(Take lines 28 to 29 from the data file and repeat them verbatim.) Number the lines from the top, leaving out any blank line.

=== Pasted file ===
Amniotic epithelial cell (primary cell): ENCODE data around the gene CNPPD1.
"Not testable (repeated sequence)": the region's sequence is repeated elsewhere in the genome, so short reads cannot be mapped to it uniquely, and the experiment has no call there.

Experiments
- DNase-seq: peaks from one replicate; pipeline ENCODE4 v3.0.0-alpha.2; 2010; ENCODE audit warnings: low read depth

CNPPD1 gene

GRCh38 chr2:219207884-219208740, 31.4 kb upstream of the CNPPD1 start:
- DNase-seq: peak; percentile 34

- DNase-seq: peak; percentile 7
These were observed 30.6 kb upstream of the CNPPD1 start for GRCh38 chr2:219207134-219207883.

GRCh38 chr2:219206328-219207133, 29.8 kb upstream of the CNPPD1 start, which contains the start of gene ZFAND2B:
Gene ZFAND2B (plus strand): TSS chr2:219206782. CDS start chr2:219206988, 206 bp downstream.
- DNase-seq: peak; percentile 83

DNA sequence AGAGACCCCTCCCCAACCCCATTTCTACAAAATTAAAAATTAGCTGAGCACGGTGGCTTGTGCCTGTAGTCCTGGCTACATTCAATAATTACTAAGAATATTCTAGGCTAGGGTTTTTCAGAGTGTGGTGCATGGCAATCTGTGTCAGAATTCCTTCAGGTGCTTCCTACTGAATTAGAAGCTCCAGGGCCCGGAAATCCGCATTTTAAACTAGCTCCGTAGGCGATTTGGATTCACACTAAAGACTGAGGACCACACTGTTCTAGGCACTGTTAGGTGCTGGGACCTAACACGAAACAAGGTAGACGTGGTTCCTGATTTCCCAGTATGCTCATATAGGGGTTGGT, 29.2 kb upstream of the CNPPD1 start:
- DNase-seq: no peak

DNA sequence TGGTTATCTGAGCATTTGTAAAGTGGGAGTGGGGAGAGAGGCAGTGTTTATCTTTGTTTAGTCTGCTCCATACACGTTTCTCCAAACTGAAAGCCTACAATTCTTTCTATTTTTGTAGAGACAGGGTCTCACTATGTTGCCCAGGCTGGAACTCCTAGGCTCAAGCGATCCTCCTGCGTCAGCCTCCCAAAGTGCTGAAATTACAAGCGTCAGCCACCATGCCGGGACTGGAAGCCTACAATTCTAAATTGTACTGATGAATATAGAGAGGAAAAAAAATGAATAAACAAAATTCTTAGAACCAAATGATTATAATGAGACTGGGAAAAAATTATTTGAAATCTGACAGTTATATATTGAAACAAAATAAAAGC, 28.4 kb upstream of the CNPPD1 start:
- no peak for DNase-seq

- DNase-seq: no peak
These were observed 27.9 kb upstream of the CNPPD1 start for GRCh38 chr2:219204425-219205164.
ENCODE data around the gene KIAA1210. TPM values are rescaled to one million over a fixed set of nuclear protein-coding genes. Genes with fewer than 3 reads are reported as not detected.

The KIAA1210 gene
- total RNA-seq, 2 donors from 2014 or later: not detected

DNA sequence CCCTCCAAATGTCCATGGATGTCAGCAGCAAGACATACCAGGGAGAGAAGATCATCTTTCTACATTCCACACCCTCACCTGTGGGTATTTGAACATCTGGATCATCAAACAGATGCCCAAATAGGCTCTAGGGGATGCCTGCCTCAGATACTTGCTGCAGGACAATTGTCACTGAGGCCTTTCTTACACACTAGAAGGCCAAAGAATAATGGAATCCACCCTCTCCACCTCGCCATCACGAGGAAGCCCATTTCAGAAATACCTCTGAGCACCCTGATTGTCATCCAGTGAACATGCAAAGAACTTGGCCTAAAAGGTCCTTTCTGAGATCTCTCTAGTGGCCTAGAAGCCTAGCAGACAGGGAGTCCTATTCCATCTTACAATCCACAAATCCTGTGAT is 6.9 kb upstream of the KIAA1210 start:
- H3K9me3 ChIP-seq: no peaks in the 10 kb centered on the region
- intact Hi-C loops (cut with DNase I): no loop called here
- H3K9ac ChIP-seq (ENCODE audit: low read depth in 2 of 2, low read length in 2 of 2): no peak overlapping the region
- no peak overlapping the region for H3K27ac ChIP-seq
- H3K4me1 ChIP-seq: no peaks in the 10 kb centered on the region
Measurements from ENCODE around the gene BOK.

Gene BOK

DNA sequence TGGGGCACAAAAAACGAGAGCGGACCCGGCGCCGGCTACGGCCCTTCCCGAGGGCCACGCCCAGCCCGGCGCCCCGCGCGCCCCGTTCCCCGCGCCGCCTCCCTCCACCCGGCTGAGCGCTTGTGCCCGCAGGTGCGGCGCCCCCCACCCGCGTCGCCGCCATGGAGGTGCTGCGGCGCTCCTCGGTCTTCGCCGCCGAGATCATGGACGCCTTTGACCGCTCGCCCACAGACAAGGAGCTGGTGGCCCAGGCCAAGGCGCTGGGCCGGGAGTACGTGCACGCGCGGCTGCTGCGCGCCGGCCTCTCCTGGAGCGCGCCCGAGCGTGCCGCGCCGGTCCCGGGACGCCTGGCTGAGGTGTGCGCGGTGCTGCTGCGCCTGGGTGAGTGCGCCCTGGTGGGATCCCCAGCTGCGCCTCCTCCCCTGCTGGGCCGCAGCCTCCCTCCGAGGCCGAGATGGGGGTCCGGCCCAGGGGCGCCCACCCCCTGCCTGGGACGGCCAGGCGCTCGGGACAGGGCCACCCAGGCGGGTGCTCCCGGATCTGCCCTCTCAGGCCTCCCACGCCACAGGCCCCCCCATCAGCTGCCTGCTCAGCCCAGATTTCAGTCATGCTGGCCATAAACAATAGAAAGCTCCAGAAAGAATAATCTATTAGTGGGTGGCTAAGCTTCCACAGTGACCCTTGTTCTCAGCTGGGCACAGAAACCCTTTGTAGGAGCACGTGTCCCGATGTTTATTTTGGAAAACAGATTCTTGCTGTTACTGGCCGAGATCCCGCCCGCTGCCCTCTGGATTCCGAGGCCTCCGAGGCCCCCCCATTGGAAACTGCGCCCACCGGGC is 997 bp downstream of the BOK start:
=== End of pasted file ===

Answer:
Measurements from ENCODE around the gene BOK.

Gene BOK